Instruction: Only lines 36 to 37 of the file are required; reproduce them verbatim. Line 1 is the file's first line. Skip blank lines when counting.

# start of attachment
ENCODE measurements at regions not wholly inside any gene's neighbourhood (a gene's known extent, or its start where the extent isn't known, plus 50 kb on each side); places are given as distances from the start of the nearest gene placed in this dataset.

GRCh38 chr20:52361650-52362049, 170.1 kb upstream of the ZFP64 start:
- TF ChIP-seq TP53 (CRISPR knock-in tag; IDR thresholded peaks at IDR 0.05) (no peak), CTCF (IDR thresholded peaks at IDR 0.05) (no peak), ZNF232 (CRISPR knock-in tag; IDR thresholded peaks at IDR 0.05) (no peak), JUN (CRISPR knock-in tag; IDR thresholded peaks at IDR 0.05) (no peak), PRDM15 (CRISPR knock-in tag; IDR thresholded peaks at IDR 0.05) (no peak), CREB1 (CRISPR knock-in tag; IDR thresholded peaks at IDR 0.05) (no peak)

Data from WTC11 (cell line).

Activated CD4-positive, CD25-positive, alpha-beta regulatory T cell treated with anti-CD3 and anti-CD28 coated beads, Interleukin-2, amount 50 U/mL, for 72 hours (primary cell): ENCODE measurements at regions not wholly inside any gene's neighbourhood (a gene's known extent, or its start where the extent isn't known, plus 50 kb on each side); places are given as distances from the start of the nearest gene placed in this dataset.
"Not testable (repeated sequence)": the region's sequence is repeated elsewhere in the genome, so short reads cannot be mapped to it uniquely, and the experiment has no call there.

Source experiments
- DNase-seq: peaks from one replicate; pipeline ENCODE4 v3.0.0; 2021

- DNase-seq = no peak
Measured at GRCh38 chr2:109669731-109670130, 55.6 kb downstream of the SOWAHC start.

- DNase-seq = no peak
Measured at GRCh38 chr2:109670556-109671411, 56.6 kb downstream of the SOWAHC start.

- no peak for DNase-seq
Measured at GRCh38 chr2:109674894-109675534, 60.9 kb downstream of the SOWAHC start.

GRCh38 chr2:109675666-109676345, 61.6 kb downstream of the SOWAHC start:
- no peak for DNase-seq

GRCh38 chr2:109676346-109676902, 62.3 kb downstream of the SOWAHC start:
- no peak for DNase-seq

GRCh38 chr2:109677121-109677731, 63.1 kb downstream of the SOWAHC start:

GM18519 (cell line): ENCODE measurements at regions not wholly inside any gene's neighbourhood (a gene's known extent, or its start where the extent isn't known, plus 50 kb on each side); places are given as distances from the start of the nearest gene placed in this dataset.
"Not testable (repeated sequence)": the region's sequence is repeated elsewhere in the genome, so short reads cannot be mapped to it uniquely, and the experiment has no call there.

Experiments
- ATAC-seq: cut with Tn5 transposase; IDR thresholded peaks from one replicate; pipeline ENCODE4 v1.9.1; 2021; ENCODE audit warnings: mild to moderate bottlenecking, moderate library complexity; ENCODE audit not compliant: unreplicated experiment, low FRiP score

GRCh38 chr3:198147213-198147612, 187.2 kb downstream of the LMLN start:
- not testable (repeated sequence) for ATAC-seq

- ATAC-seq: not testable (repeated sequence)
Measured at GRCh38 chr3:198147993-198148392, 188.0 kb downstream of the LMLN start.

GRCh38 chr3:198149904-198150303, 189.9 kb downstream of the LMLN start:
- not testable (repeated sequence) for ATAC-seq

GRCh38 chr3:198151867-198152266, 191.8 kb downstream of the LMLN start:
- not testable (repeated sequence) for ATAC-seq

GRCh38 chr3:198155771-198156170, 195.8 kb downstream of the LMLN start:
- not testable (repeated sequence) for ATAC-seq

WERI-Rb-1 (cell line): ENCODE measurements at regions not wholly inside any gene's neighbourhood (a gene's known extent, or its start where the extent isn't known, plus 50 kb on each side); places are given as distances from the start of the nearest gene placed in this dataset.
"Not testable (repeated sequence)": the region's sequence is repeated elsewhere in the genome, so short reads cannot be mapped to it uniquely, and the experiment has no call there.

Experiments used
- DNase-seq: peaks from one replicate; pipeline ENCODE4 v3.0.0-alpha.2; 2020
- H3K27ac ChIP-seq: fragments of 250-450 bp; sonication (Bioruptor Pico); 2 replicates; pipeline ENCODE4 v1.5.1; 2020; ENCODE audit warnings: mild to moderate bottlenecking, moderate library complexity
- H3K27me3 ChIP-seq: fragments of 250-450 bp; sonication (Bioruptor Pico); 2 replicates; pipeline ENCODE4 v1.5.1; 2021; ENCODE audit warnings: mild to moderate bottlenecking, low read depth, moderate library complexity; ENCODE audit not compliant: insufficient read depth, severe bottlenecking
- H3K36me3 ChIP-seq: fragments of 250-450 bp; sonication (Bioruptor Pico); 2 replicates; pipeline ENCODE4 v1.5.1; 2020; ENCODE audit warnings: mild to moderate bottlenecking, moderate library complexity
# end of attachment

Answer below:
Experiments used
- DNase-seq: peaks from one replicate; pipeline ENCODE4 v3.0.0-alpha.2; 2020